Industry Updates

Consolidated tape operators must meet EU revenue targets or be axed – report

The commercial aspect of the debate is now front-and-centre

Jamie Gordon

European Commission EU flag

The European Commission is considering a minimum revenue threshold for companies operating a future consolidated tape – with failure to meet these targets potentially leading to a change of leadership.

According to documents seen by the Financial Times, a meeting is set to take place on Thursday where EU officials and industry members will discuss the proposal to withdraw a data provider’s tender to operate the trading infrastructure should they fail to hit turnover targets within two years.

Rainer Riess, director-general of the Federation of European Securities Exchanges (FESE), which represents 35 lit venues including the 14 that submitted a joint bid proposal to operate the consolidated tape, said the prospect of ejecting the data provider running the infrastructure would prevent the realisation of a functional Capital Markets Union (CMU).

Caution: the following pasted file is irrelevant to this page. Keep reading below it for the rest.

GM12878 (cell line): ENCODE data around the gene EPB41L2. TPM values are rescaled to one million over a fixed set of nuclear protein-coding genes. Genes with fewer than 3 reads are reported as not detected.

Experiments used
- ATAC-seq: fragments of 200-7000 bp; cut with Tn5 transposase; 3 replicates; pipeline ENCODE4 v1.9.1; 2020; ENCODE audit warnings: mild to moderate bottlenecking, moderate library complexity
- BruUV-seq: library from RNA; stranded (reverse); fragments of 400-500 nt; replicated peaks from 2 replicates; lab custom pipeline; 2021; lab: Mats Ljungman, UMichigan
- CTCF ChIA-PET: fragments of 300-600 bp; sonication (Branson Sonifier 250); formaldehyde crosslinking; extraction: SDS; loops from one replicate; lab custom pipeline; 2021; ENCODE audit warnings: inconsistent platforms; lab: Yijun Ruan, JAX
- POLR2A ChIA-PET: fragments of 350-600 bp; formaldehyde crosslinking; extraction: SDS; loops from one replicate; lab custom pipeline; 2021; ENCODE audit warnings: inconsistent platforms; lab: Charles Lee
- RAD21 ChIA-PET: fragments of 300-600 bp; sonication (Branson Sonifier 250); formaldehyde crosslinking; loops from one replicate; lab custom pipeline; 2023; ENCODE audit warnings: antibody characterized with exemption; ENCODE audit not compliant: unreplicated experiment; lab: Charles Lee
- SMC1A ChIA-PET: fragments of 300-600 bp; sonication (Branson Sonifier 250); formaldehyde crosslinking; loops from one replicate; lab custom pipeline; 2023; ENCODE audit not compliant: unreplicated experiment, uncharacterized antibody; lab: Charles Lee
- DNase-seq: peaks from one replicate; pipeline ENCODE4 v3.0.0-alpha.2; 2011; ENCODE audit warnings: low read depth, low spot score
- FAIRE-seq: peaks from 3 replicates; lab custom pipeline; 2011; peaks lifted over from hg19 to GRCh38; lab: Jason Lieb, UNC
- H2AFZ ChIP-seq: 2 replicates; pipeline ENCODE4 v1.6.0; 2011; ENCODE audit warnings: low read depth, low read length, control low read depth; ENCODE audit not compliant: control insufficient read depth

The proposal also estimates around 10,500 fund managers would form the tape’s userbase, with tiered pricing and only the largest asset managers expected to opt for the most expensive data offering.

Last week, Vanguard, Invesco and AXA Investment Managers became the latest to join a group of 17 led by consultancy firm Adamantia, proposing to establish a tape based on real-time pre and post-trade data. 

Adamantia said it is seeking the best IT provider to operate the technology underlying the consolidated tape, contingent on the outcome of the current trialogue process between EU bodies to decide what form the tape should take.

At ETF Stream’s ETF Ecosystem Unwrapped 2023 event last week, Tilman Lueder, head of securities markets at the European Commission, called on asset managers to make a commercial commitment to facilitate legislation for a consolidated tape with real-time pre-trade data.

“This is the first legislative process in a long time that is in reality a commercial negotiation between two sides that are not directly at the table”, he said. 

“It is all about the money. This is an interesting juncture in the negotiation as we cannot expect data contributors to contribute data to a counterpart that is not willing to negotiate on the price of that data.”

Featured in this article


No ETFs to show.